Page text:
The Insight Toolkit was developed by six principal organizations, three commercial (Kitware, GE Corporate R&D, and Insightful) and three academic (UNC Chapel Hill, University of Utah, and University of Pennsylvania). Additional team members include Harvard Brigham & Women's Hospital, University of Pittsburgh, and Columbia University. The funding for the project is from the National Library of Medicine at the National Institutes of Health. NLM in turn was supported by member institutions of NIH (see sponsors).
The goals for the project include the following:
- Support the Visible Human Project.
- Establish a foundation for future research.
- Create a repository of fundamental algorithms.
- Develop a platform for advanced product development.
- Support commercial application of the technology.
- Create conventions for future work.
- Grow a self-sustaining community of software users and developers."
"Sourcery VSPL++ is a toolkit for developing high-performance signal- and image-processing applications. Sourcery VSIPL++ is an implementation of the open standard VSIPL++ API, providing routines for FFTs, FIR filters, QR decomposition, and linear algebra.
Sourcery VSIPL++ Features
Sourcery VSIPL++ is a complete implementation of the open standard VSIPL++ API specification.
- Productivity: With Sourcery VSIPL++'s compact syntax and intuitive API, you can express your algorithms with much less code than you would need in C. Automatic communication and memory management in Sourcery VSIPL++ save you time and eliminate defects. See how you can use Sourcery VSIPL++ to write less code than you would with VSIPL.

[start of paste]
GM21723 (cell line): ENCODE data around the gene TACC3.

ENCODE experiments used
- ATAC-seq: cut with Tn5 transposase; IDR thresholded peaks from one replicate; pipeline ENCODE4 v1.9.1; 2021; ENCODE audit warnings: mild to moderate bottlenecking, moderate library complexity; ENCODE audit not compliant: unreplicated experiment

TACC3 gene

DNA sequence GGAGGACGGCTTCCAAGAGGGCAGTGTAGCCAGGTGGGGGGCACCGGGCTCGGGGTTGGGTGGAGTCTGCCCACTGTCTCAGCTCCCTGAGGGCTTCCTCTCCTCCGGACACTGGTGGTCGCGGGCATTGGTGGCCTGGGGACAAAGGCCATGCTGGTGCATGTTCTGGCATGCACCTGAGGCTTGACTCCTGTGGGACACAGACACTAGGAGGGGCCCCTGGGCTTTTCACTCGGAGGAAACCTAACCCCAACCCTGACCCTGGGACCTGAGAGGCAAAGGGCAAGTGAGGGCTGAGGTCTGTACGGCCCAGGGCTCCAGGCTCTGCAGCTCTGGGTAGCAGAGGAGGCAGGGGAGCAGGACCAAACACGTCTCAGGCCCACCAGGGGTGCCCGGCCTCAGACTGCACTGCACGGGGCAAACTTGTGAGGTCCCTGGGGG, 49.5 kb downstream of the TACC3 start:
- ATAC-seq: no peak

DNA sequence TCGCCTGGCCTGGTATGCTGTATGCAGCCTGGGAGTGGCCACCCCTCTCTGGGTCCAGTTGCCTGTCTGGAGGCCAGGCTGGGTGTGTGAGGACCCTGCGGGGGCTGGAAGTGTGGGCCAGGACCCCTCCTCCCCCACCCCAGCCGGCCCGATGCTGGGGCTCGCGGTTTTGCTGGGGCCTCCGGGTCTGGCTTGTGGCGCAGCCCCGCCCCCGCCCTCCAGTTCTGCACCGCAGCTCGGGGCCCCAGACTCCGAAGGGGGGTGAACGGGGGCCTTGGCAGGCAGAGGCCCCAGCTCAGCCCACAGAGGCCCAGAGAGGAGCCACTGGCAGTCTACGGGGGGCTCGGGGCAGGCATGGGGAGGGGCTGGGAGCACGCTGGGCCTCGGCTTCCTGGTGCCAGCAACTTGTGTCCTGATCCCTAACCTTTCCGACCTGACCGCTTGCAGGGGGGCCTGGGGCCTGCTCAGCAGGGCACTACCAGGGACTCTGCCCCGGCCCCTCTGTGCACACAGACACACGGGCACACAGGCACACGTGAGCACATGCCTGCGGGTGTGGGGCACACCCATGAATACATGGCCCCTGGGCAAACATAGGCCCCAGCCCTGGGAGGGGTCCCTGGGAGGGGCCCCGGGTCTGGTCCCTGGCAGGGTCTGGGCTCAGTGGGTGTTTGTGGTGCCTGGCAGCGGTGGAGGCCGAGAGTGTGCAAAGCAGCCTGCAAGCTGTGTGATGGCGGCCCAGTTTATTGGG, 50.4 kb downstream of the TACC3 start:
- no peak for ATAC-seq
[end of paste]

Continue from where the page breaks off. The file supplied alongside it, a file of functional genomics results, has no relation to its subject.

- Performance: Sourcery VSIPL++ utilizes sophisticated C++ techniques and takes advantage of optimized libraries so that your application runs as fast as if it were hand-coded. Sourcery VSIPL++'s profiling features also help you optimize your application.
- Portability: Sourcery VSIPL++ is a pure C++ implementation of the open standard VSIPL++ API. Deploy your application on workstations, embedded systems or supercomputers.
- Parallelism: Specify data distribution and let Sourcery VSIPL++ handle communication. You don't have to write a single line of message-passing code. Developing parallel applications is so easy that you can experiment with different data distributions until you find the optimal choice.
CodeSourcery's development of Sourcery VSIPL++, the VSIPL++ specification, and the VSIPL++ reference implementation has been supported by contracts from the United States Air Force Research Laboratory and the office of the Deputy Undersecretary for Defense Science and Technology."
"The Qgar@ software system is aimed at the design of document analysis applications and is currently developed inside the QGAR Project at LORIA (France).
The system includes three parts:
- QgarLib: is a library including a set of C++ components implementing basic graphics analysis and recognition methods.
- QgarApps: is an applicative layer, including graphics recognition applications. All such applications are independent programs: They can be run using a command line (outside of the system) and be easily replaced when a more efficient algorithm is implemented.
- QgarGui: is a graphical user interface, developed using Qt. It provides an interactive access to all applications as well as means to display and manipulate (intermediate) results of graphics processings."
"NCI's Open Source Workstation
An open platform platform for cancer research.
The eXtensible Imaging Platform (XIP) is an open source environment for rapidly developing medical imaging applications from an extensible set of modular elements.
Researchers will be able to easily develop and evaluate new approaches to medical imaging problems, and use them in a translational research setting.
caGrid makes it possible to develop an XIP architecture that allows users to choose between remotely hosted grid based components and data sources as well as locally available sources.
- Components may include analytic services, e.g.
- CAD algorithms,
- algorithms for quantifying changes in consecutive imaging studies
- algorithms associated with a 3-D visualization pipeline etc
- Available data sources include NCIA
See the XIP poster from MCIM 2007 on the posters page for more information.
The main information source is the wiki.